Showing posts from April, 2013

Grijalva Introduces Arizona Sonoran Desert Heritage Act

Congressperson Raul Grijalva last week introduced the Arizona Sonoran Desert Heritage Act (H.R. 1799), which would preserve nearly 950,000 acres of open space west of Phoenix.  Among the new designations, the bill would create over 680,000 acres of National Conservation Areas south and north of Interstate 10, over 290,000 acres of new wilderness, and 144,000 acres of Special Management Areas.   The protections would preserve these wildlands for future generations while also protecting habitat connectivity for species like bighorn sheep, mountain lions, and mule deer throughout this corner of the Sonoran Desert. The Sonoran Desert Heritage Act joins other legislative efforts currently languishing on Capitol Hill as Congress proves unable to make progress on a range of issues, conservation included.  Senator Feinstein is expected to reintroduce the California Desert Protection Act (CDPA) this year - the bill has enjoyed grassroots and community support since 2010, but Congress has

Devil's Hole Pupfish Recovery Effort

The Fish and Wildlife Service (FWS) announced the results of its April 6-7 count of the Devil's Hole pupfish population, finding 35 observable fish compared to the 63 observed last spring.  Fish and Wildlife Service found 75 fish in the fall of 2012, but noted that the fish experiences natural high and low cycles in its population from fall to spring. Still, the decline between the two spring surveys is concerning, and FWS notes that the species is in continued decline. It may look like just a puddle, but this is the very top level of water that extends down nearly 400 feet of a cavern, although the Devil's Hole pupfish are believed to only inhabit the upper 80 feet where the water temperature is about 93 degrees. We cannot afford to lose any more biodiversity, including that of the Devil's Hole pupfish.  The species has survived isolation in its current habitat for 10,000-22,000 years, enduring harsh conditions and changes.  Groundwater pumping by nearby agricultur

Take Action to Protect Wildlife from Poorly Sited Wind Projects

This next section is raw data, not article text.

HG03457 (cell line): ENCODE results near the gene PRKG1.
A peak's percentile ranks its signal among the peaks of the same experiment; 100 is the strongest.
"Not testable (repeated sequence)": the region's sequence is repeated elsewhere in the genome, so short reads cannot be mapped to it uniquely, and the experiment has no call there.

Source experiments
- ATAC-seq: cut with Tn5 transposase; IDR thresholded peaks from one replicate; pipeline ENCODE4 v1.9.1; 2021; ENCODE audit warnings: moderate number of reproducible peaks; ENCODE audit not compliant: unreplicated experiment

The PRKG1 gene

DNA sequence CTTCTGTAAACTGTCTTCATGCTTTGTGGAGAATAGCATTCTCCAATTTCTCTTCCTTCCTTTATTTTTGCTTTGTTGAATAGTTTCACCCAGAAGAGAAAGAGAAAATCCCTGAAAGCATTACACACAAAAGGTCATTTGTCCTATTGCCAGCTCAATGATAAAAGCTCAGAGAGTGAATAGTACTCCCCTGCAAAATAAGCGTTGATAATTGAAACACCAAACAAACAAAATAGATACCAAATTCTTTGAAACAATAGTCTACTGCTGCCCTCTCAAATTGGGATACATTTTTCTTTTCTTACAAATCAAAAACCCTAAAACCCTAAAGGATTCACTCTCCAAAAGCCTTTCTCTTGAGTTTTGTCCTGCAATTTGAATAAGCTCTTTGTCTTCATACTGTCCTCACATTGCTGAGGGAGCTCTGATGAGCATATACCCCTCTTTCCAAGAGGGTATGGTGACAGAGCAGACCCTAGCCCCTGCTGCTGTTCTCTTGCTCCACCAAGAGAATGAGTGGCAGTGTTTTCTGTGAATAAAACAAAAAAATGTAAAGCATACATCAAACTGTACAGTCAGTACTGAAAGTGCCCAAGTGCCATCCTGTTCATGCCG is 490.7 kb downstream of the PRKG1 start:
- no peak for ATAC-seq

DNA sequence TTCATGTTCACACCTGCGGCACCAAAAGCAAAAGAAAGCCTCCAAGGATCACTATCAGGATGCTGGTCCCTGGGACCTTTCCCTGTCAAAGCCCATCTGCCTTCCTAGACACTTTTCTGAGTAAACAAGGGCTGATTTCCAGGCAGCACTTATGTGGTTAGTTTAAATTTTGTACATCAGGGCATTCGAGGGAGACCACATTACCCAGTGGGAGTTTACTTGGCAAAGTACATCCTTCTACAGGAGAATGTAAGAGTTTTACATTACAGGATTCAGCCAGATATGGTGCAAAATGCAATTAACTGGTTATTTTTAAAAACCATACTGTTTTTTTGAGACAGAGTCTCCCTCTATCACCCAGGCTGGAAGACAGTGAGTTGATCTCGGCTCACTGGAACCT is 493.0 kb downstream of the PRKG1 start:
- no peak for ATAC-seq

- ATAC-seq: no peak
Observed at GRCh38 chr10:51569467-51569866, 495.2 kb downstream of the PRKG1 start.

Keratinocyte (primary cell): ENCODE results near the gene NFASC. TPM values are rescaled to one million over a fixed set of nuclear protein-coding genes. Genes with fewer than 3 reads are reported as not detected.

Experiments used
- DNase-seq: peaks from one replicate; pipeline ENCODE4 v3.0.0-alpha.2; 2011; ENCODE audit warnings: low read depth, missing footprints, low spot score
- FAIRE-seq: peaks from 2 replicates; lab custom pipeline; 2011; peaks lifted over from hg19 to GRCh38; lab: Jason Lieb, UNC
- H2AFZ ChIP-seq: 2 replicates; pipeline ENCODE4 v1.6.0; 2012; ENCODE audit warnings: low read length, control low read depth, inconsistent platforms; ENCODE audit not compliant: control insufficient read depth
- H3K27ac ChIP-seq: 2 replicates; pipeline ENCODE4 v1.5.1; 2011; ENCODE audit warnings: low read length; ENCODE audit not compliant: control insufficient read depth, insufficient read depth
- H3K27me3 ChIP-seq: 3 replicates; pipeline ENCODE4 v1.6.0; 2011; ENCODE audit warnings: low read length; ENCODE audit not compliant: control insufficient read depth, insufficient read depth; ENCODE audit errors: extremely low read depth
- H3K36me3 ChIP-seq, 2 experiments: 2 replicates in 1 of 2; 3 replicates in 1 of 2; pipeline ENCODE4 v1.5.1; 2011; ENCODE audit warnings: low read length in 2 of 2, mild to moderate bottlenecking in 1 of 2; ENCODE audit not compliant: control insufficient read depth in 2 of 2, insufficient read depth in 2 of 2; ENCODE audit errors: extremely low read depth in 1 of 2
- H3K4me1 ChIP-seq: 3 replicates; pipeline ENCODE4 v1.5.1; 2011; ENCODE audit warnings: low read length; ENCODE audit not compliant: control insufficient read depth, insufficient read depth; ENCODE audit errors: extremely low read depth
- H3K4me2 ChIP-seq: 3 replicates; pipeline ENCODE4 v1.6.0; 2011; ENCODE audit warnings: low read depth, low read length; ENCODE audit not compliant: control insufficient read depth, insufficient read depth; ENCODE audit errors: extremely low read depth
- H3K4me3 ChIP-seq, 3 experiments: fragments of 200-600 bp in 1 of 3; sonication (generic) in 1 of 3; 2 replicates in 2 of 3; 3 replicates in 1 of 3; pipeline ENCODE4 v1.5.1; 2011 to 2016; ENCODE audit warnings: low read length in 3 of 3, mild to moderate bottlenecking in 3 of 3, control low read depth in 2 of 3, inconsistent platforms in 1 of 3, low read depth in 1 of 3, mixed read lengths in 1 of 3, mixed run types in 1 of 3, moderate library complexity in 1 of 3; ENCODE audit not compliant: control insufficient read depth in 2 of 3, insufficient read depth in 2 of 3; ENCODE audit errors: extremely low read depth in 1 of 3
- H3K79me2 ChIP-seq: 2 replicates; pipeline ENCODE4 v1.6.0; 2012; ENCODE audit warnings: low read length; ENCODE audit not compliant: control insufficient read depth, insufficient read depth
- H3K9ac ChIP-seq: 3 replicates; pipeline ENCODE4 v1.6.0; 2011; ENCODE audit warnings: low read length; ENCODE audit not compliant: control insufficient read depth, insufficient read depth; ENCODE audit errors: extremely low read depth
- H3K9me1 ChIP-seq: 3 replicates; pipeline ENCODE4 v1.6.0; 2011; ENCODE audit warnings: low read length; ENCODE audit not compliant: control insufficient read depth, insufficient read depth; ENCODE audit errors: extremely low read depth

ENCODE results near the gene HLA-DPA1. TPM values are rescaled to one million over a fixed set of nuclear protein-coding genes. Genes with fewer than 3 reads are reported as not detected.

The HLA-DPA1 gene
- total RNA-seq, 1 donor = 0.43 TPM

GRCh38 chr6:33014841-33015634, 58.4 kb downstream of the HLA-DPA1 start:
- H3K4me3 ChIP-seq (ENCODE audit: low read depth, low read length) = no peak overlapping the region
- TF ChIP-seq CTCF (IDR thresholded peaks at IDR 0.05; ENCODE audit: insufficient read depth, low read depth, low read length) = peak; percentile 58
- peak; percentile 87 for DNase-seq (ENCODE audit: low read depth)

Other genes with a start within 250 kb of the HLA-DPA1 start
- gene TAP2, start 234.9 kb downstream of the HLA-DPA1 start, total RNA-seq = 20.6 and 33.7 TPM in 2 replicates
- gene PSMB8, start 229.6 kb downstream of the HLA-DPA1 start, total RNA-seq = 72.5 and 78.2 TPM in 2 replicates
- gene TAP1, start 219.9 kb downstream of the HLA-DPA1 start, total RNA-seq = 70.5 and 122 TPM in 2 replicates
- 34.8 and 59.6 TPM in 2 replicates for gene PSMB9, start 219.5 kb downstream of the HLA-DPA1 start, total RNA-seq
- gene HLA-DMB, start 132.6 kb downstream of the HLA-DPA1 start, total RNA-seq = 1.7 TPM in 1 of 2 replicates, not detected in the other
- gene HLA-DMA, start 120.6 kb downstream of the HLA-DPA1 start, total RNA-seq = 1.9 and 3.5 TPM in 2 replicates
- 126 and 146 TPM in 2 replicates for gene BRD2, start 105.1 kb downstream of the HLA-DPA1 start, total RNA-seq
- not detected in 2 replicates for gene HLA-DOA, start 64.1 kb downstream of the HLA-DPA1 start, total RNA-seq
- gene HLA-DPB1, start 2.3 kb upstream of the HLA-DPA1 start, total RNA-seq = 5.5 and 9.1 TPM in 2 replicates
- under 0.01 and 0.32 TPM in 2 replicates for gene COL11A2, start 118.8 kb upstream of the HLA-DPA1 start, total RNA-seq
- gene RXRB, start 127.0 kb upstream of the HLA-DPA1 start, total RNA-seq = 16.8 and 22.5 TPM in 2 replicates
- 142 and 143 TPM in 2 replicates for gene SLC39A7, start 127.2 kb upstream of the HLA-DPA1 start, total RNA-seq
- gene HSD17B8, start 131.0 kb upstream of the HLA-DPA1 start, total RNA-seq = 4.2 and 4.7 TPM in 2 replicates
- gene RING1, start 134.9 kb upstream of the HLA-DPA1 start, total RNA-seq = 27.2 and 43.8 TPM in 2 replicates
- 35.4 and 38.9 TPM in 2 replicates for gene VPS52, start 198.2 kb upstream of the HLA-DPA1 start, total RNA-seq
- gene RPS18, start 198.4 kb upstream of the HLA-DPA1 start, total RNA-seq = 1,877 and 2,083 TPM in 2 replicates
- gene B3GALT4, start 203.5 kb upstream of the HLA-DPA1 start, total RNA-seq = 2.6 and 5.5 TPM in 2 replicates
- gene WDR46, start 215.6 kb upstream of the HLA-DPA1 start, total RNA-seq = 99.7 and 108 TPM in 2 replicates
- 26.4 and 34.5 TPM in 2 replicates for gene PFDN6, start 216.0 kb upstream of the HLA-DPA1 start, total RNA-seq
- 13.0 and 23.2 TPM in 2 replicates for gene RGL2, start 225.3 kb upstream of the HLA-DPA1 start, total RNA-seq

The American Bird Conservancy organized a petition to the new Secretary of Interior Sally Jewell asking her to protect bald and golden eagles from poorly sited wind energy projects.  At issue is the Department of Interior's consideration of issuing 30-year eagle "take" permits that would make it difficult for wildlife officials and scientists to protect these species.  If we are going to build a sustainable clean energy future, we cannot give industry a free pass to destroy what we are trying to protect. >> Click here to sign the petition. <<

Ode to Silurian Valley

California's desert landscape is a treasure.  Some people see it as a bore, or a wasteland, but what they cannot deny is that it is a wild landscape that offers a stark break from the strip malls and parking lots of Las Vegas or the Victor Valley.  It is not only accessible, but it is expansive -- at least for now. Chris Clarke at KCET wrote a great piece on one very long stretch of road that can give you the full experience of this wild place.  From Joshua Tree National Park to Death Valley National Park, you can traverse nearly 200 miles on a mostly two-lane road and experience the desert. You can start in a Joshua Tree woodland, hike up a mountain where there are juniper and pine, cross sand dunes, and then enjoy the riparian habitat of the Amargosa River at Shoshone.  You may cross some high voltage power lines, and a couple small towns (Baker, the largest, has a population of around 700), but you will mostly find solitude. Especially if you stop, get out, and walk. I thin

Ward Valley

Desert poet, writer, activist, scholar, defender, and hiker Ruth Nolan attended a gathering of desert residents and activists celebrating the 15th anniversary of the defeat of the proposed Ward Valley nuclear waste site.  This place deep in the Mojave Desert provides a solace that is difficult to find in an age of 24/7 news coverage, tragedy and materialism.  What is easy to forget is that each of these "viewsheds" - as we call them in environmental impact statements - has a meaning and a history that is different to each individual and each generation. Ward Valley is sacred to Native American tribes, and its conversion to industrial use would have been a significant loss. A sign points the way to the 15th anniversary of the victory that saved Ward Valley from becoming a toxic waste site.  Photo by Ruth Nolan. Ruth Nolan captures the confluence of modern and ancient at Ward Valley in her poem that she wrote to commemorate the occasion of this victory: Dark Medalli

Breaking Ground: The Future of Moapa